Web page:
14 Developmental Psychology 17 74 72 73 67 61 63 58 67
15 Judgment and Decision Making -3 74 59 68 56 72 66 73 67
16 Psychology and Aging 6 74 66 78 65 74 66 66 70
17 Aggressive Behavior 16 73 70 66 49 60 67 52 62
18 Journal of Gerontology-Series B 3 73 60 65 65 55 79 59 65
19 Journal of Youth and Adolescence 13 73 66 82 67 61 57 66 67
20 Memory 5 73 56 79 70 65 64 64 67
21 Sex Roles 6 73 67 59 64 72 68 58 66
22 Journal of Experimental Psychology – Learning, Memory & Cognition 4 72 74 76 71 71 67 72 72
23 Journal of Social and Personal Relationships -6 72 51 57 55 60 60 75 61
24 Psychonomic Review and Bulletin 8 72 79 62 78 66 62 69 70
25 European Journal of Social Psychology 5 71 61 63 58 50 62 67 62
26 Journal of Applied Social Psychology 4 71 58 69 59 73 67 58 65
27 Journal of Experimental Psychology – Human Perception and Performance -4 71 68 72 69 70 78 72 71
28 Journal of Research in Personality 9 71 75 47 65 51 63 63 62
29 Journal of Child and Family Studies 0 70 60 63 60 56 64 69 63
30 Journal of Cognition and Development 5 70 53 62 54 50 61 61 59
31 Journal of Happiness Studies -9 70 64 66 77 60 74 80 70
32 Political Psychology 4 70 55 64 66 71 35 75 62
33 Cognition 2 69 68 70 71 67 68 67 69
34 Depression & Anxiety -6 69 57 66 71 77 77 61 68
35 European Journal of Personality 2 69 61 75 65 57 54 77 65
36 Journal of Applied Psychology 6 69 58 71 55 64 59 62 63
37 Journal of Cross-Cultural Psychology -4 69 74 69 76 62 73 79 72
38 Journal of Psychopathology and Behavioral Assessment -13 69 67 63 77 74 77 79 72
39 JPSP-Interpersonal Relationships and Group Processes 15 69 64 56 52 54 59 50 58
40 Social Psychology 3 69 70 66 61 64 72 64 67
41 Achive of Sexual Behavior -2 68 70 78 73 69 71 74 72
42 Journal of Affective Disorders 0 68 64 54 66 70 60 65 64
43 Journal of Experimental Child Psychology 2 68 71 70 65 66 66 70 68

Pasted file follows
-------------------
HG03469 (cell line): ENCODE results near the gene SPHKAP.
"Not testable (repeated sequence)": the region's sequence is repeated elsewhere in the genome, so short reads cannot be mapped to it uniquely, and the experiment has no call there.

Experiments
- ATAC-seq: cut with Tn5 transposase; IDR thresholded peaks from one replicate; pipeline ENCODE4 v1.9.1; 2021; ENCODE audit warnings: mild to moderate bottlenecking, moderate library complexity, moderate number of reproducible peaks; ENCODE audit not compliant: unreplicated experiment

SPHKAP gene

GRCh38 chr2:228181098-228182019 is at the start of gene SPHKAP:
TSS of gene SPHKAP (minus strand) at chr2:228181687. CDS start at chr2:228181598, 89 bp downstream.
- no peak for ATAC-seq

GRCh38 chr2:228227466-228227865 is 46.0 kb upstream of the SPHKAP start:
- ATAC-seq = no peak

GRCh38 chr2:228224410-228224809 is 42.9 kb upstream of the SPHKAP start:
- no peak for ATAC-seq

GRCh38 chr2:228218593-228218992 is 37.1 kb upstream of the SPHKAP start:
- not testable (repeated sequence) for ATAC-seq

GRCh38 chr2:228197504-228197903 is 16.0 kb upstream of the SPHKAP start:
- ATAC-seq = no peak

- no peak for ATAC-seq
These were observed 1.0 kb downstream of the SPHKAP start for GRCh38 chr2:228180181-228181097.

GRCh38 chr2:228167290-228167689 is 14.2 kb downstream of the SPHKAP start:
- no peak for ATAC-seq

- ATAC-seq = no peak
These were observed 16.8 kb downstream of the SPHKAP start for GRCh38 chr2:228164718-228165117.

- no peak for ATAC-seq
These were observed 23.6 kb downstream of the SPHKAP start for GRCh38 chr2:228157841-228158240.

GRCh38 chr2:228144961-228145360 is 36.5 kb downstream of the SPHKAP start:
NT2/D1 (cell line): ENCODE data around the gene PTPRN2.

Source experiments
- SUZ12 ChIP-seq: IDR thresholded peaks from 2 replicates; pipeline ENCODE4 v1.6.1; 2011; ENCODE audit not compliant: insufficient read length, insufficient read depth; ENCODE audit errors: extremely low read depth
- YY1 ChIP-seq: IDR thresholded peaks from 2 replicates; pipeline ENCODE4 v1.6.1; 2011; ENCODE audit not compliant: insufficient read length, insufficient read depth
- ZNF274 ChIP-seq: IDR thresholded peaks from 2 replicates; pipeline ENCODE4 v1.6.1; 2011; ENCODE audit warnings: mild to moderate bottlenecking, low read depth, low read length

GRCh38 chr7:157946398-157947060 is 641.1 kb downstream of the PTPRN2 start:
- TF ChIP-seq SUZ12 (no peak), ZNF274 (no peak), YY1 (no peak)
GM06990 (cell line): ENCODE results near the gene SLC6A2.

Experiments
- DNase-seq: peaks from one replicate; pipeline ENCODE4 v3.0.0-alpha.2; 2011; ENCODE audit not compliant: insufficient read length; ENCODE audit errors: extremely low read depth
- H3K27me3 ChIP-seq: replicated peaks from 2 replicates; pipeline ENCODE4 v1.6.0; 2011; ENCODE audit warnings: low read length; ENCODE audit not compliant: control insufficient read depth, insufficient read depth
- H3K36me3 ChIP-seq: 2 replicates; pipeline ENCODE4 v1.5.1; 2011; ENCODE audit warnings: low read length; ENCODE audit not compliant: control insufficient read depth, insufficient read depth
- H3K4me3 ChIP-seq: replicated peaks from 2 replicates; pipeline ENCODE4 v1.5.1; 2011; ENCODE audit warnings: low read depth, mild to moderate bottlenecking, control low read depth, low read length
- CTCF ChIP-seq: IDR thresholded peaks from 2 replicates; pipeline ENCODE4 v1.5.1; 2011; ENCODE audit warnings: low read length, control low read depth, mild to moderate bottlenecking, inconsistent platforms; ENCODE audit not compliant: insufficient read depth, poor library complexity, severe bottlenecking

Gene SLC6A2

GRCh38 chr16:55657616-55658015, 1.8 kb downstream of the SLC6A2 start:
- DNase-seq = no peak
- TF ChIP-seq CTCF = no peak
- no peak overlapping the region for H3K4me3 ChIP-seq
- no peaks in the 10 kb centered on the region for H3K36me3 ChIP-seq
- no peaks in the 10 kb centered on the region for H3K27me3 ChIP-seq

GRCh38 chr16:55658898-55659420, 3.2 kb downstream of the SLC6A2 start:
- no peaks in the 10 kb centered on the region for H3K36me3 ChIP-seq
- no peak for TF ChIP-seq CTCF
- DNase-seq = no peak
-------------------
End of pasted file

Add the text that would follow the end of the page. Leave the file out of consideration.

44 Journal of Educational Psychology -11 67 61 66 69 73 69 76 69
45 Journal of Experimental Social Psychology 13 67 56 60 52 50 54 52 56
46 Memory and Cognition -3 67 72 69 68 75 66 73 70
47 Personality and Individual Differences 8 67 68 67 68 63 64 59 65
48 Psychophysiology -1 67 66 65 65 66 63 70 66
49 Cognitve Development 6 66 78 60 65 69 61 65 66
50 Frontiers in Psychology -8 66 65 67 63 65 60 83 67
51 Journal of Autism and Developmental Disorders 0 66 65 58 63 56 61 70 63
52 Journal of Experimental Psychology – General 5 66 69 67 72 63 68 61 67
53 Law and Human Behavior 1 66 69 53 75 67 73 57 66
54 Personal Relationships 19 66 59 63 67 66 41 48 59
55 Early Human Development 0 65 52 69 71 68 49 68 63
56 Attention, Perception and Psychophysics -1 64 69 70 71 72 68 66 69
57 Consciousness and Cognition -3 64 65 67 57 64 67 68 65
58 Journal of Vocactional Behavior 5 64 78 66 78 71 74 57 70
59 The Journal of Positive Psychology 14 64 65 79 51 49 54 59 60
60 Behaviour Research and Therapy 7 63 73 73 66 69 63 60 67
61 Child Development 0 63 66 62 65 62 59 68 64
62 Emotion -1 63 61 56 66 62 57 65 61
63 JPSP-Personality Processes and Individual Differences 1 63 56 56 59 68 66 51 60
64 Schizophrenia Research 1 63 65 68 64 61 70 60 64
65 Self and Identity -4 63 52 61 62 50 55 71 59
66 Acta Psychologica -6 63 66 69 69 67 68 72 68
67 Behavioral Brain Research -3 62 67 61 62 64 65 67 64
68 Child Psychiatry and Human Development 5 62 72 83 73 50 82 58 69
69 Journal of Child Psychology and Psychiatry and Allied Disciplines 10 62 62 56 66 64 45 55 59
70 Journal of Consulting and Clinical Psychology 0 62 56 50 54 59 58 57 57
71 Journal of Counseling Psychology -3 62 70 60 74 72 56 72 67
72 Behavioral Neuroscience 1 61 66 63 62 65 58 64 63
73 Developmental Science -5 61 62 60 62 66 65 65 63
74 Journal of Experimental Psychology – Applied -4 61 61 65 53 69 57 69 62
75 Journal of Social Psychology -11 61 56 55 55 74 70 63 62
76 Social Psychology and Personality Science -5 61 42 56 59 59 65 53 56
77 Cognitive Therapy and Research 0 60 68 54 67 70 62 58 63
78 Hormones & Behavior -1 60 55 55 54 55 60 58 57
79 Motivation and Emotion 1 60 60 57 57 51 73 52 59
80 Organizational Behavior and Human Decision Processes 3 60 63 65 61 68 67 51 62
81 Psychoneuroendocrinology 5 60 58 58 56 53 59 53 57
82 Social Development -10 60 50 66 62 65 79 57 63
83 Appetite -10 59 57 57 65 64 66 67 62
84 Biological Psychology -6 59 60 55 57 57 65 64 60
85 Journal of Personality Psychology 17 59 59 60 62 69 37 45 56
86 Psychological Science 6 59 63 60 63 59 55 56 59
87 Asian Journal of Social Psychology 0 58 76 67 56 71 64 64 65
88 Behavior Therapy 0 58 63 66 69 66 52 65 63
89 Britsh Journal of Social Psychology 0 58 57 44 59 51 59 55 55
90 Social Influence 18 58 72 56 52 33 59 46 54
91 Developmental Psychobiology -9 57 54 61 60 70 64 62 61
92 Journal of Research on Adolescence 2 57 59 61 82 71 75 40 64
93 Journal of Abnormal Psychology -5 56 52 57 58 55 66 55 57
94 Social Cognition -2 56 54 52 54 62 69 46 56